I nosed around the FBO’s radio shop. Hitting the books in my free time, I studied for the old First Class Radiotelephone Operator License and then for the radar endorsement. Having those certificates in hand, I applied for work at the radio shop – and was hired on the spot. I learned the ins and outs of aircraft radio and radar and then one day I ran across an ad placed by the US Navy. Before long I was at NAVAIREWORKFACNAS rebuilding shot up avionics on the old F8 Chance Vought gun fighters. Viet Nam was winding down and all too often there were reminders left in the cockpits about the grim reality of war. Those old jets smelled like war birds everywhere. I learned from later experience that odor was the scent of fear.
A Navy Captain befriended me and encouraged college. I was 21. Taking his advice, I completed an undergraduate degree with two majors (the university didn’t grant three majors so I had major hours in a minor) in a very busy and short three years. ROTC was a great experience and I learned the thrill of marching men in formation and of military life…
A few years later, a job teaching on an emergency certificate at a small cow town found me once again, back in the Texas Panhandle. I commuted to college in the evenings and completed a graduate degree while teaching full time. An ad in Chemical Engineering News advised of a newly established hazardous materials department at an east coast railroad. I told a friend that I believed that job was intended for me. I was working for that road in that job when a federal organization came waiving the flag. Dad was unsupportive of this career change because he recalled that during the Great Depression railroader men were seldom ‘let go’ and kept their high paying jobs while others starved. I took a cut in salary and went back into government service, eventually working Soviet Foreign Counterintelligence. Regan had just been elected President and was determined to break the back of the Soviet Bear and bring an end to the Cold War. Great work at a time when the nation was engaged in changing the old paradigm of peace through mutually assured destruction. The old actor actually did what no president from Eisenhower could do – the Wall came down and that Union of Socialists was consigned to history.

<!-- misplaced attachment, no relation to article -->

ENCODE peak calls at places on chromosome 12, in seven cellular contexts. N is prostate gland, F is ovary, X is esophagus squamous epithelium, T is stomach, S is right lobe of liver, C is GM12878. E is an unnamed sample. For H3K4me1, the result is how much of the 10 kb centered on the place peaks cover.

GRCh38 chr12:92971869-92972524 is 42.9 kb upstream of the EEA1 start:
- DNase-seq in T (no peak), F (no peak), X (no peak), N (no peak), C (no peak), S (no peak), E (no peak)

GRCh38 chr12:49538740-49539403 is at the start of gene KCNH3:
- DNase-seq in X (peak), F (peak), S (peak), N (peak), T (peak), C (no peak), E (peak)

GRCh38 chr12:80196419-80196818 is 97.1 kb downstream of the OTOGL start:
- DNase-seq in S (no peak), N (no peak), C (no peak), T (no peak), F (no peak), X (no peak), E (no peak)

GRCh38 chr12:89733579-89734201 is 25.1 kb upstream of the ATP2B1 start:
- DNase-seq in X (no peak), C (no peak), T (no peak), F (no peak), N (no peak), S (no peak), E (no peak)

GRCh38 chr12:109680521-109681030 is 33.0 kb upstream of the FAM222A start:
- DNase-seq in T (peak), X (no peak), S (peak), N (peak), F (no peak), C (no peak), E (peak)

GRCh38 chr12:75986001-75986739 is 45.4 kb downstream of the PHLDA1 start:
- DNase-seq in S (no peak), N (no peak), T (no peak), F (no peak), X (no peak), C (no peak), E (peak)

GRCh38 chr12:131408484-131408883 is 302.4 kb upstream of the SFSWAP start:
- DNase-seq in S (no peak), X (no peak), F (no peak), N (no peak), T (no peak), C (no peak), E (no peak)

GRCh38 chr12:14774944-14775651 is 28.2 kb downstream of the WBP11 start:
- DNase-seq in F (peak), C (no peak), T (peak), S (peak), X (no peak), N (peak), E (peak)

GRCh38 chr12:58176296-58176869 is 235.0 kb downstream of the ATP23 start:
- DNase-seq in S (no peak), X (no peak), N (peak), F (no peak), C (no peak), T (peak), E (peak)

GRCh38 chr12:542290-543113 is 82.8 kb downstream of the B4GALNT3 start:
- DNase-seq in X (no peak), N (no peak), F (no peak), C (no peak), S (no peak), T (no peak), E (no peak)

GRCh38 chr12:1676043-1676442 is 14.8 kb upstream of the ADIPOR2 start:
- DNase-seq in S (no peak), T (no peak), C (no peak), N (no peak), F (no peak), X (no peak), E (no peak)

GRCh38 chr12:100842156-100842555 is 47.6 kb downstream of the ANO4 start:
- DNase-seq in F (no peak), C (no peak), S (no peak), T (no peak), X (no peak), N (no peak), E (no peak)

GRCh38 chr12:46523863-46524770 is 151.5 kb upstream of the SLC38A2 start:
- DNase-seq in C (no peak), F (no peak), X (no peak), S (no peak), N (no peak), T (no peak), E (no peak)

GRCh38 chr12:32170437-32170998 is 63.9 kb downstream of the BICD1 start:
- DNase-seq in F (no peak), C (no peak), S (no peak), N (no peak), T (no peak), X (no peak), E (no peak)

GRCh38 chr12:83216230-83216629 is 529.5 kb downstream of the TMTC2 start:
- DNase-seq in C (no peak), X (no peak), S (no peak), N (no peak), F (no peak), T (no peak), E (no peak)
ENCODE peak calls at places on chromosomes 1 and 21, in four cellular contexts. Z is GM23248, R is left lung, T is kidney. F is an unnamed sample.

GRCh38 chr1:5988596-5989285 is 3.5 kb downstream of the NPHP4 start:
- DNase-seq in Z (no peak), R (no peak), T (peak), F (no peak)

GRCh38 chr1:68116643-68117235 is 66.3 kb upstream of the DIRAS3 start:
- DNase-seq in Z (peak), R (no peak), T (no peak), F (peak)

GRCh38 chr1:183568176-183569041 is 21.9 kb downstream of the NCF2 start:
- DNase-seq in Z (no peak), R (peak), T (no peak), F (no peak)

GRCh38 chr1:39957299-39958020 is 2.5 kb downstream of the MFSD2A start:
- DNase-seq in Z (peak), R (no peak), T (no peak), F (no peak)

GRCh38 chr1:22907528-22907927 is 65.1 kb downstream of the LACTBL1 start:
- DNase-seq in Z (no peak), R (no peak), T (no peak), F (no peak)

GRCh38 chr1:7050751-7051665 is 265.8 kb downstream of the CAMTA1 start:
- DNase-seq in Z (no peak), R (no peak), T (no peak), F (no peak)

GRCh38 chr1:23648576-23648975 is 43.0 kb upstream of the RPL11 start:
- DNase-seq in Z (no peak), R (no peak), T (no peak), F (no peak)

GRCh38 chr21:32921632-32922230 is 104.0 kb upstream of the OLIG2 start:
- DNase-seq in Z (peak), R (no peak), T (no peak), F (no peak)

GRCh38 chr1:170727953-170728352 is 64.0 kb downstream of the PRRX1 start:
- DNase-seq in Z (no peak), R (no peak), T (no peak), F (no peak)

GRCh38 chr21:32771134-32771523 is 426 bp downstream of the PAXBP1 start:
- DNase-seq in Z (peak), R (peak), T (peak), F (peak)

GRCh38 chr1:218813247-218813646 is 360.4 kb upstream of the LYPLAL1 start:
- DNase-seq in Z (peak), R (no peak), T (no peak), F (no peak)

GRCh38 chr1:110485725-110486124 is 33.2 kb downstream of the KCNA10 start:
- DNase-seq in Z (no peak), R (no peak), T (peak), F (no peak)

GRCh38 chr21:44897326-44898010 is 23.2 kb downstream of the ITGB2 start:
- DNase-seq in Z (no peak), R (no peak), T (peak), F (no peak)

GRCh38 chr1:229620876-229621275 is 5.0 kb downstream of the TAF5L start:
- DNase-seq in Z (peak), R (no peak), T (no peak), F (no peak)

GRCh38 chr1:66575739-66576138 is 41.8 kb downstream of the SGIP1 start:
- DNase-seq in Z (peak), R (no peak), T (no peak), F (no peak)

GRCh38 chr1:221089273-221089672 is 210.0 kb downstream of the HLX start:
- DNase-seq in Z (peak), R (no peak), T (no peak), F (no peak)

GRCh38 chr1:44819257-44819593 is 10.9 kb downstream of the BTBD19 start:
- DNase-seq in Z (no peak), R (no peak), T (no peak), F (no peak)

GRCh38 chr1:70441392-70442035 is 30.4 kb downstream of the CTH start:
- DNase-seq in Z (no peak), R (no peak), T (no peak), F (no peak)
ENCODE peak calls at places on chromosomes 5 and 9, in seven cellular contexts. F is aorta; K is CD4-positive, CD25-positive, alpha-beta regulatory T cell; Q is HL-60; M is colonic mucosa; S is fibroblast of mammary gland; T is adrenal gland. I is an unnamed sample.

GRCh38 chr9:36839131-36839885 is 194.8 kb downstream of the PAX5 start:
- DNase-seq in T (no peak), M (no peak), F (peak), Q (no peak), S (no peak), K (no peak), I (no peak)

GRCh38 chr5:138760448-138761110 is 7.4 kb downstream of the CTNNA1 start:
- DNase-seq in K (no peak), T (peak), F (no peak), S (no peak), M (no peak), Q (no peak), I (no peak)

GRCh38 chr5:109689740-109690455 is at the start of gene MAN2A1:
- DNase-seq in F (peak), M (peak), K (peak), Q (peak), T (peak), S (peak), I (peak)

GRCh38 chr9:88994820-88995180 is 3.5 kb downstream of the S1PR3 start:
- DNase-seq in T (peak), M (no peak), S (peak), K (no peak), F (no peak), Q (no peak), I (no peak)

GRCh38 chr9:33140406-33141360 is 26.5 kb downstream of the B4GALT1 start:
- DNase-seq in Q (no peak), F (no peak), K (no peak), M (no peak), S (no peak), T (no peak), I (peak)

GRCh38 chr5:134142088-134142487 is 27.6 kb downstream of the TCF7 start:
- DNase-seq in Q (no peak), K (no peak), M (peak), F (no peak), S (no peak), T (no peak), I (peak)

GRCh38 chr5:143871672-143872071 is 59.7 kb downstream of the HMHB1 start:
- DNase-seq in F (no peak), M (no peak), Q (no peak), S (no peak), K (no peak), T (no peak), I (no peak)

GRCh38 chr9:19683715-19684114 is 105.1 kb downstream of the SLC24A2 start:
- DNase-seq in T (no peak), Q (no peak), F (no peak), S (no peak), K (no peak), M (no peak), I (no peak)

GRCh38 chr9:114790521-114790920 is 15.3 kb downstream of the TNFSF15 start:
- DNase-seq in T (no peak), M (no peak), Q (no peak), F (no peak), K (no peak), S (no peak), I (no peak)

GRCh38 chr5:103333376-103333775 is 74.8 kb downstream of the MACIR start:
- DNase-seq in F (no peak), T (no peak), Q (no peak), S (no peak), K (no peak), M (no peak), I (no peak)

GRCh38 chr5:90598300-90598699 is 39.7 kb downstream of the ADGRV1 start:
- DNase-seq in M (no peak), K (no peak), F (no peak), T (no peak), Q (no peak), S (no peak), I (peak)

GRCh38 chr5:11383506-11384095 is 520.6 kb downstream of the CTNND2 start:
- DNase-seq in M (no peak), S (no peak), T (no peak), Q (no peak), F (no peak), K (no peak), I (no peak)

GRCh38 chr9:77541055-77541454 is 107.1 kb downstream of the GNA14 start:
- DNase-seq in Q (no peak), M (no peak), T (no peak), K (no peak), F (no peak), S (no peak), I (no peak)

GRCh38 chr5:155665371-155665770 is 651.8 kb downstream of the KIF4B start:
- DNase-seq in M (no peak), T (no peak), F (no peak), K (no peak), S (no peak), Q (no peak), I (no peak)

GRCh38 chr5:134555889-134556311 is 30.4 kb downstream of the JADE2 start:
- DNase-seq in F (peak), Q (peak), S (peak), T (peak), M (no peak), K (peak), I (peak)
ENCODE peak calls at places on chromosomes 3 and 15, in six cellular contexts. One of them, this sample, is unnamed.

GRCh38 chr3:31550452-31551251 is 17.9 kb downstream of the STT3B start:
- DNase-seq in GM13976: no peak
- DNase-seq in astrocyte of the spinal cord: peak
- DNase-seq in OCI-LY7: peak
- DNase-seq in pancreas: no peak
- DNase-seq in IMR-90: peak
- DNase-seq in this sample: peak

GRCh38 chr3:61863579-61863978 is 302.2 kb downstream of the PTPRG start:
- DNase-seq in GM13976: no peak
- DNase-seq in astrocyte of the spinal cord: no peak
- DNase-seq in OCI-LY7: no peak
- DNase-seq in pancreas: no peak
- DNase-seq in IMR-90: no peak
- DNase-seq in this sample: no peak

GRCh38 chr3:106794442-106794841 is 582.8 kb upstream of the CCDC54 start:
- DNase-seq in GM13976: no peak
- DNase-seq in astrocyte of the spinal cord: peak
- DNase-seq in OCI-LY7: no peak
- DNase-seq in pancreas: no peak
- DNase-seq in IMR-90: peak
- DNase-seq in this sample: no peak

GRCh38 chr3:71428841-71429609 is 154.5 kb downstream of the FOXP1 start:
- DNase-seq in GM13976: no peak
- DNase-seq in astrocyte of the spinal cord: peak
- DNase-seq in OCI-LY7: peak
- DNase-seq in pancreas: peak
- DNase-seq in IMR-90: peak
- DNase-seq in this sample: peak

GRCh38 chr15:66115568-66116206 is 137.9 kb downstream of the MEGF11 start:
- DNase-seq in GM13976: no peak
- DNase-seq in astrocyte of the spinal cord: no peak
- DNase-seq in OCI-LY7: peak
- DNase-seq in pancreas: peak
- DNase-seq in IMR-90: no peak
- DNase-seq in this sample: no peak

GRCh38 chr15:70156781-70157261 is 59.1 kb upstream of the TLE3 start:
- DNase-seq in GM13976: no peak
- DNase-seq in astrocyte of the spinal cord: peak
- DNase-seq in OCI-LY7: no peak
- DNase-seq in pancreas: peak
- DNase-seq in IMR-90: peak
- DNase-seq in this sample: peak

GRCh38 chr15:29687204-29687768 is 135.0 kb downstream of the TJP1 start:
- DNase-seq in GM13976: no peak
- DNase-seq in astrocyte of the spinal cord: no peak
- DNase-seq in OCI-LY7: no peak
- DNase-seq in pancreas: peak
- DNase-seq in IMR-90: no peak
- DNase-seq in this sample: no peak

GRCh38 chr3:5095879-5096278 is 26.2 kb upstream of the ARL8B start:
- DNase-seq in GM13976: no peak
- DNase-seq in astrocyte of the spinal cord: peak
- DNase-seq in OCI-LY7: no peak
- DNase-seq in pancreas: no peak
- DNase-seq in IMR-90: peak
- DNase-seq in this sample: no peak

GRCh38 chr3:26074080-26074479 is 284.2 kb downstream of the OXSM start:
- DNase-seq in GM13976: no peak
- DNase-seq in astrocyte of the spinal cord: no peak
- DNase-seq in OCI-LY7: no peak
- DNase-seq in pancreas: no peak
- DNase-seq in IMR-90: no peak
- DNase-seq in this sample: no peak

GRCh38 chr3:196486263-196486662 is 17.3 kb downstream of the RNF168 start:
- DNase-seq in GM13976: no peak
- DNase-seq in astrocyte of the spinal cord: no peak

I learned much about society and the world in the same way dad learned, by first hand experience. I learned the difference between working ‘for’ someone vs. working ‘with’ someone. Anyone should take rightful pride in an accomplishment wrought by their own hands, but seeing that which could be accomplished by many highly skilled hands and talent working in concert – my o my!
One of the many lessons I learned was the difference between leading men and managing women. In my opinion, men tend to sort out a pecking order and thereon keep it relatively invariant; women have to sort the order every day – and there will be tension until that order is sorted, every day. I was newly ‘in charge’ of an administrative group responsible for mundane things like mail distribution, operation of loading docks, and communications. Not a line or operational job for sure but I thought it would be a snap because that bunch of people were all older ladies who had long been static in their jobs and knew them well. The facility in which we worked was large enough to have its own cafeteria. I had a corner office with windows looking out over a scenic parking lot and my work ethic was such that I could see ‘my’ employees arrive for work in the morning and depart in the evening.